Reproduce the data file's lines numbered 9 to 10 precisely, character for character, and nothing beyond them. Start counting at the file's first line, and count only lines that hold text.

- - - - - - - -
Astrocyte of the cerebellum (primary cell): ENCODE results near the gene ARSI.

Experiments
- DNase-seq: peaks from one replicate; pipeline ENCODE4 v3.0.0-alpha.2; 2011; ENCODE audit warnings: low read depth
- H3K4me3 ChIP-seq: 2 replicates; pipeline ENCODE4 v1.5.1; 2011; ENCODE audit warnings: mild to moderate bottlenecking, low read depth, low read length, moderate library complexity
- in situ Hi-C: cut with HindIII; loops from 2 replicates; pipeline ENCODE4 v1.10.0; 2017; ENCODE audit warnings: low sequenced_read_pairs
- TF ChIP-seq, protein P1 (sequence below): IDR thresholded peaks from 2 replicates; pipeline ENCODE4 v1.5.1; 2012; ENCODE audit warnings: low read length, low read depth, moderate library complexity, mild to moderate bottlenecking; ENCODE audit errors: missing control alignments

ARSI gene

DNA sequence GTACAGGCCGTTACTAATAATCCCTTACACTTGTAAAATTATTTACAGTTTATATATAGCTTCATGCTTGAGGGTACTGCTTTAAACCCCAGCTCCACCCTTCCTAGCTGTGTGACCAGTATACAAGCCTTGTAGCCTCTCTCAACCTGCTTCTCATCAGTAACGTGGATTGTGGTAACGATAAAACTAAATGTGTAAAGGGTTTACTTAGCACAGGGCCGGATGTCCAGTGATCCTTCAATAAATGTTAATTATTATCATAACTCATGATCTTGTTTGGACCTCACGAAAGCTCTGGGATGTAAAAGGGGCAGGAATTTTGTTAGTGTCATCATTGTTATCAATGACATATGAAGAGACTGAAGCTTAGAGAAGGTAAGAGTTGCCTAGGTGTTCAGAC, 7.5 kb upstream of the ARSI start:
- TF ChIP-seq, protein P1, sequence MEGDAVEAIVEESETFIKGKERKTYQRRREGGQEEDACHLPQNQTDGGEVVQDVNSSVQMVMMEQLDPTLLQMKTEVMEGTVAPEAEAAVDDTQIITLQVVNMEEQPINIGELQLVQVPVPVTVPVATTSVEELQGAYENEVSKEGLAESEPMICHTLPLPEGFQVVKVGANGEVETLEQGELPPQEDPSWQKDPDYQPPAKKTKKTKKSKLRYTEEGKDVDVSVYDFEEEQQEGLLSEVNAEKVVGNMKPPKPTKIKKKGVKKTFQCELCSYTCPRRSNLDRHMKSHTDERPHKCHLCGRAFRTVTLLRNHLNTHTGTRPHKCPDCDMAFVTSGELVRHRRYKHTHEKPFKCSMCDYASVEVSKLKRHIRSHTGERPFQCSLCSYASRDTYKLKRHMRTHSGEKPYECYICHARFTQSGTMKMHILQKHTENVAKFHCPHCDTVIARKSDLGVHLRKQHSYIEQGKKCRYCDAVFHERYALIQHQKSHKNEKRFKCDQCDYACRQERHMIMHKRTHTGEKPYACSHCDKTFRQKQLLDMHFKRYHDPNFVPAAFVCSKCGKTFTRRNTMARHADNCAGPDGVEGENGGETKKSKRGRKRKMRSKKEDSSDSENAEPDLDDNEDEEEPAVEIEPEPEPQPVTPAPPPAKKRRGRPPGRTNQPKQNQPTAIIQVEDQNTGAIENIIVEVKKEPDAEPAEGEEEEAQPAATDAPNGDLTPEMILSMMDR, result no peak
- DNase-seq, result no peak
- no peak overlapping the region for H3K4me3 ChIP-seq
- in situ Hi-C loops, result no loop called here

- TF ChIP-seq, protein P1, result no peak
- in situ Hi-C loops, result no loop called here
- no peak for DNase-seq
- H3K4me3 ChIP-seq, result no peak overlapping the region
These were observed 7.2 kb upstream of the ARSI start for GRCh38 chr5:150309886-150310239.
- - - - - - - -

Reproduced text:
- TF ChIP-seq, protein P1, sequence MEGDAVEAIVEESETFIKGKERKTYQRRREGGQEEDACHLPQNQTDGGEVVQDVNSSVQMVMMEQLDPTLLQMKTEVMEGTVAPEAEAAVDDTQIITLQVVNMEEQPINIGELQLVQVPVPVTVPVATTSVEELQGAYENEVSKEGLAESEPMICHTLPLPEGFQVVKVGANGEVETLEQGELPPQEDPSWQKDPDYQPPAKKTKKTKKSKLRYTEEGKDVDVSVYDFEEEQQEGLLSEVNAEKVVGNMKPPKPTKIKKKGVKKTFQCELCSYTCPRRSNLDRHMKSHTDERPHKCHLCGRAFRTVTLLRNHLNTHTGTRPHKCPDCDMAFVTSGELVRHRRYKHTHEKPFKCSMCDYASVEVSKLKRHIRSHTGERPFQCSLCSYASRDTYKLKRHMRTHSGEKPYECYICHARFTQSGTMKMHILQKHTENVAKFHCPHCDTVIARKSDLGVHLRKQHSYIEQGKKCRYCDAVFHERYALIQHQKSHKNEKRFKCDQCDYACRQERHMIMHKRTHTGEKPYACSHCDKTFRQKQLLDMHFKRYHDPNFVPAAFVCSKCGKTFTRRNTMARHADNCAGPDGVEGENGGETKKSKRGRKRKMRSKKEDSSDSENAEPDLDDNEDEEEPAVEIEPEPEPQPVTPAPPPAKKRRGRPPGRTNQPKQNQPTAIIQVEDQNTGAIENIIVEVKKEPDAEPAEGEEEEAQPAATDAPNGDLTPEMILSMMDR, result no peak
- DNase-seq, result no peak